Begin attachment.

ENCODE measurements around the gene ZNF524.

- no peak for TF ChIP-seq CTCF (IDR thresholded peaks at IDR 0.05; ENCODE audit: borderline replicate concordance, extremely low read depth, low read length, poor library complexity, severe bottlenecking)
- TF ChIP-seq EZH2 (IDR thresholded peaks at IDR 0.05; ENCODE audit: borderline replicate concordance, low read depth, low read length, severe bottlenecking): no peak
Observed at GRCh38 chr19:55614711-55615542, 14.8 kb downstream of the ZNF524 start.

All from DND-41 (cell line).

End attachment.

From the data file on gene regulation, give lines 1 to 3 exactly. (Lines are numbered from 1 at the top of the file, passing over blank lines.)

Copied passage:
ENCODE measurements around the gene ZNF524.

- no peak for TF ChIP-seq CTCF (IDR thresholded peaks at IDR 0.05; ENCODE audit: borderline replicate concordance, extremely low read depth, low read length, poor library complexity, severe bottlenecking)
- TF ChIP-seq EZH2 (IDR thresholded peaks at IDR 0.05; ENCODE audit: borderline replicate concordance, low read depth, low read length, severe bottlenecking): no peak